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Kelihos suspect: I didn't do it

Andrey Sabelnikov heads online to protest his innocence after Microsoft claims he was helping run the Kelihos botnet.

Cyber crime

A Russian man suspected of helping run and create the Kelihos botnet has proclaimed his innocence.

Last week, Microsoft issued an amended complaint at the US District Court for the Eastern District of Virginia claiming former antivirus professional Andrey N Sabelnikov was "responsible for the operations of the Kelihos botnet."

Sabelnikov has subsequently posted a blog on LiveJournal, saying he was "dismayed" at being named a suspect.

We look forward to seeing Mr Sabelnikov in court so we can continue this discussion.

The Russian claimed he "did not commit this crime" and had "never participated in the management of botnets."

Sabelnikov said he had been over to America on business in late January when Microsoft lodged the complaint, but decided to return to Russia as he could not afford legal assitance in the US.

He added he was ready to answer questions relating to Kelihos.

The Kelihos botnet was shut down last year, but Microsoft has continued to hunt for the perpetrators and have them prosecuted.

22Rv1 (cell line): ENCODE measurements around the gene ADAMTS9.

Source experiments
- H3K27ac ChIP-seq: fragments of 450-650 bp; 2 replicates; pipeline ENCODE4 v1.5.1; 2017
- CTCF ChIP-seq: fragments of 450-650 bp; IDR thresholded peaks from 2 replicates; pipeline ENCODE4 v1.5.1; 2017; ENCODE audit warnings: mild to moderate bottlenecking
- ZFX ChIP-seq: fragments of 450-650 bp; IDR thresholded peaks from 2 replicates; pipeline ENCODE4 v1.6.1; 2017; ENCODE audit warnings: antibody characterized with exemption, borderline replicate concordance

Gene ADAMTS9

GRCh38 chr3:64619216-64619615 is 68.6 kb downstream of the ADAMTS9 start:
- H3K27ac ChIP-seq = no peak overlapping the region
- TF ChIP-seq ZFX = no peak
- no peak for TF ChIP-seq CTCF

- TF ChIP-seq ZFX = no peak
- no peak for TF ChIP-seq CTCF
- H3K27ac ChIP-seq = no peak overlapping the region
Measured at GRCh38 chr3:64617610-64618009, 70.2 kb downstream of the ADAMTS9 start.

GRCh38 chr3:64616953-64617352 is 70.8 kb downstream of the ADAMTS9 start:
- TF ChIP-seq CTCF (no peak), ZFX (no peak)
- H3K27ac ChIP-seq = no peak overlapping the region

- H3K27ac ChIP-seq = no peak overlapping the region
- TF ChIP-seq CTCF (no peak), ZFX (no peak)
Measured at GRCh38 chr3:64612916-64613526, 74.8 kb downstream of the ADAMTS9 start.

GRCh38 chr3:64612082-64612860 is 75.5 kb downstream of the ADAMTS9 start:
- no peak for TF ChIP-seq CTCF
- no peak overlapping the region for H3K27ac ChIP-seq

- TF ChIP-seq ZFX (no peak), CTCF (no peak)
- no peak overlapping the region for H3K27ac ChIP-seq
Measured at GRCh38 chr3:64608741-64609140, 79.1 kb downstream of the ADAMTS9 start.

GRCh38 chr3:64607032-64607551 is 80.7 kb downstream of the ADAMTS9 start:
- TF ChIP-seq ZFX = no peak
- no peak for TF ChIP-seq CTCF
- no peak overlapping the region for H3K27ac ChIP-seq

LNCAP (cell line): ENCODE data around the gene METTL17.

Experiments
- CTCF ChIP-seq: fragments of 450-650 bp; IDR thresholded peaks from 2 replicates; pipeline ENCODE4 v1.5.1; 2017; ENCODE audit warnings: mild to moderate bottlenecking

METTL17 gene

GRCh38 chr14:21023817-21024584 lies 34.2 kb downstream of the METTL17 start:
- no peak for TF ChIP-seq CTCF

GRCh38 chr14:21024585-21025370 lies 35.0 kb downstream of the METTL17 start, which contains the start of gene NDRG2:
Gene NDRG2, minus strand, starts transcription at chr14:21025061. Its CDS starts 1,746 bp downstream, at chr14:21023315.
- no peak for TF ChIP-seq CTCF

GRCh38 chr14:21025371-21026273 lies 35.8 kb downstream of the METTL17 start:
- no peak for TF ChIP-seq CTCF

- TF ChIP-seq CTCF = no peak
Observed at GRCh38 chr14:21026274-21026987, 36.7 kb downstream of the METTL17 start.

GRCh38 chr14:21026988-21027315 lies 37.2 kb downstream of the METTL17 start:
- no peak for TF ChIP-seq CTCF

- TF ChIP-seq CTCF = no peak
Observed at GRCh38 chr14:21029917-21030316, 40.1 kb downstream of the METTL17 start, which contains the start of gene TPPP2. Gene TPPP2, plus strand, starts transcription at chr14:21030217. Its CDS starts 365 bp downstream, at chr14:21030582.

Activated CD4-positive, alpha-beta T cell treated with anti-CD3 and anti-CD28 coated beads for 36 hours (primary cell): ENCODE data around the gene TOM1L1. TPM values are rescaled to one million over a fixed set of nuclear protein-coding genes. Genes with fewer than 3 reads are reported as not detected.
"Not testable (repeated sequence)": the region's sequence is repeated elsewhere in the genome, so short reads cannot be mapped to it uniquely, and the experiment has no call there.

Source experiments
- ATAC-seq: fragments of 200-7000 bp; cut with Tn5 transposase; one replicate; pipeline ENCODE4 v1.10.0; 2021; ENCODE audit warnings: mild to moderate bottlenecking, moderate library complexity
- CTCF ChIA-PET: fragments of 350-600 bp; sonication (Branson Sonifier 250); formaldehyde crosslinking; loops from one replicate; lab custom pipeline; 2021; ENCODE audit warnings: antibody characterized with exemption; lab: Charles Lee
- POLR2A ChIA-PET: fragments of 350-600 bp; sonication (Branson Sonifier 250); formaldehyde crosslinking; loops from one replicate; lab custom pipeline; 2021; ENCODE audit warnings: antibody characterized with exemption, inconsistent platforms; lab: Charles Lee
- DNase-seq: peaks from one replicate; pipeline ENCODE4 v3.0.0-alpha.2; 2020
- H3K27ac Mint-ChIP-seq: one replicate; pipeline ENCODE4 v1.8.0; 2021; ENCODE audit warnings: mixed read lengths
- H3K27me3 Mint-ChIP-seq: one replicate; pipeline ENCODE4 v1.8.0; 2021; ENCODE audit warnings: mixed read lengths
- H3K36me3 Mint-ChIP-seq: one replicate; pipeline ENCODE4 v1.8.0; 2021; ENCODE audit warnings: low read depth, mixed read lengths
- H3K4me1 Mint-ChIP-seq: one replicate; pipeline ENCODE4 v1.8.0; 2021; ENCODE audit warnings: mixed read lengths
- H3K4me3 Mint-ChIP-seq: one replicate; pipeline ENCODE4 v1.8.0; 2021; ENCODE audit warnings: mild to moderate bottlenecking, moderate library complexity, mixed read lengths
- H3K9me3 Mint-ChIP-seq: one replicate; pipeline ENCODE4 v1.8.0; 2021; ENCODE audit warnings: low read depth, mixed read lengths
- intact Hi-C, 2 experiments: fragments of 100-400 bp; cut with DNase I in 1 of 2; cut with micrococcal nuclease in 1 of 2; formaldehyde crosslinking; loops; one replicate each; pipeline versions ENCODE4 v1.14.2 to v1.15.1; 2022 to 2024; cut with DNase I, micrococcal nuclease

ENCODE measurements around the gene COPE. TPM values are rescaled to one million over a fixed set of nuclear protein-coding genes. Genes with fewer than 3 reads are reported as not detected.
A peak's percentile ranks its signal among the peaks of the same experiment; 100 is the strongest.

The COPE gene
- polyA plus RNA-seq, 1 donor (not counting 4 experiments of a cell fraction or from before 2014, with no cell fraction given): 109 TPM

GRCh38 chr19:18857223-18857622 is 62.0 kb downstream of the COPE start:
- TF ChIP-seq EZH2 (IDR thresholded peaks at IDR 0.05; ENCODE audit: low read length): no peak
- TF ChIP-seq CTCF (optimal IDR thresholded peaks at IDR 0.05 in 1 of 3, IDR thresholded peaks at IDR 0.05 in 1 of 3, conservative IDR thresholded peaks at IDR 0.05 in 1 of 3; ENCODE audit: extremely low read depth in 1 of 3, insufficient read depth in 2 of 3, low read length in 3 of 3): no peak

Microsoft had previously accused Dominique Piatti, a Czech man running the dotFREE domain hosting company, claiming his business was registering subdomains used to operate Kelihos.

However, Microsoft came to the conclusion dotFREE was simply being used by Kelihos's controllers and came to an agreement with Piatti.

Cooperation with Piatti led to this week's fresh allegations against Sabelnikov.

At its peak, the Kelihos spam engine had infected an estimated 40,000 machines.

Microsoft response

In response to Sabelnikov's claims, Microsoft said it stood by its original complaint and it looked forward to seeing the Russian in court.

"As this is a case pending in court, we cannot comment further except to say that we look forward to seeing Mr Sabelnikov in court so we can continue this discussion," Richard Boscovich, senior attorney for Microsoft's Digital Crime Unit, told the BBC.

Read on for our look at the war on botnets.

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